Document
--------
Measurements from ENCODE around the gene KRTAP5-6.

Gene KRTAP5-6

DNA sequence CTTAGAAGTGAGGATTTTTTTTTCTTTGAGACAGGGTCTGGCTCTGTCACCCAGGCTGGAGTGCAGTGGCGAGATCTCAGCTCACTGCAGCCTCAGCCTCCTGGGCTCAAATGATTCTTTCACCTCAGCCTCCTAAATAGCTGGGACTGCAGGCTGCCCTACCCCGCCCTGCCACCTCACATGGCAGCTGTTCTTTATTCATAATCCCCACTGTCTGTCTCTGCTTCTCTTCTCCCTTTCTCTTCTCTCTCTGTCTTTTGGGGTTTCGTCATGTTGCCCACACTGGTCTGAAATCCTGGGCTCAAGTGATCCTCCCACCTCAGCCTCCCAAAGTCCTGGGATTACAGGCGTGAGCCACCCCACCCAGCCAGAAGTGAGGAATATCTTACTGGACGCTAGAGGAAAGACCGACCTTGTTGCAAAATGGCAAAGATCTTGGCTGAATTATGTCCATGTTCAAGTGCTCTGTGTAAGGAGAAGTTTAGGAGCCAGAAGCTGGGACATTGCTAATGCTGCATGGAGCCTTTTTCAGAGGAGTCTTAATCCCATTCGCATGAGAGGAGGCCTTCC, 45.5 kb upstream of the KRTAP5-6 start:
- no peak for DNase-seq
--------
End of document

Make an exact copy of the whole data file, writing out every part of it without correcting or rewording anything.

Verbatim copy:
Measurements from ENCODE around the gene KRTAP5-6.

Gene KRTAP5-6

DNA sequence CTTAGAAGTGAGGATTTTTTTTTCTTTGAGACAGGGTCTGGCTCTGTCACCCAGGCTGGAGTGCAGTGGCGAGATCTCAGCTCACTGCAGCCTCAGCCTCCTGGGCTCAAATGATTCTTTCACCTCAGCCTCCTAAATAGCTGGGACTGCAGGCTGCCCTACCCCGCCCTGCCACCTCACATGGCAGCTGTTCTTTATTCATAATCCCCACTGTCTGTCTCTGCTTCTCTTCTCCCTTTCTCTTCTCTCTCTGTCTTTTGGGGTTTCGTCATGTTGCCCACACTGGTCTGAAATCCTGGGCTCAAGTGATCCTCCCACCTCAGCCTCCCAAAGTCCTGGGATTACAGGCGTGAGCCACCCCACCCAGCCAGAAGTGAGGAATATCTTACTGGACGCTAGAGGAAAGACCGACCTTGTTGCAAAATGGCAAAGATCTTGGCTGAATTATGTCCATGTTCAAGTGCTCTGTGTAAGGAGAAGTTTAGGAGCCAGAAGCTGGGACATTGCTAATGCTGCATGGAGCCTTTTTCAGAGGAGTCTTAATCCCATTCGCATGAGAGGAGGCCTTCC, 45.5 kb upstream of the KRTAP5-6 start:
- no peak for DNase-seq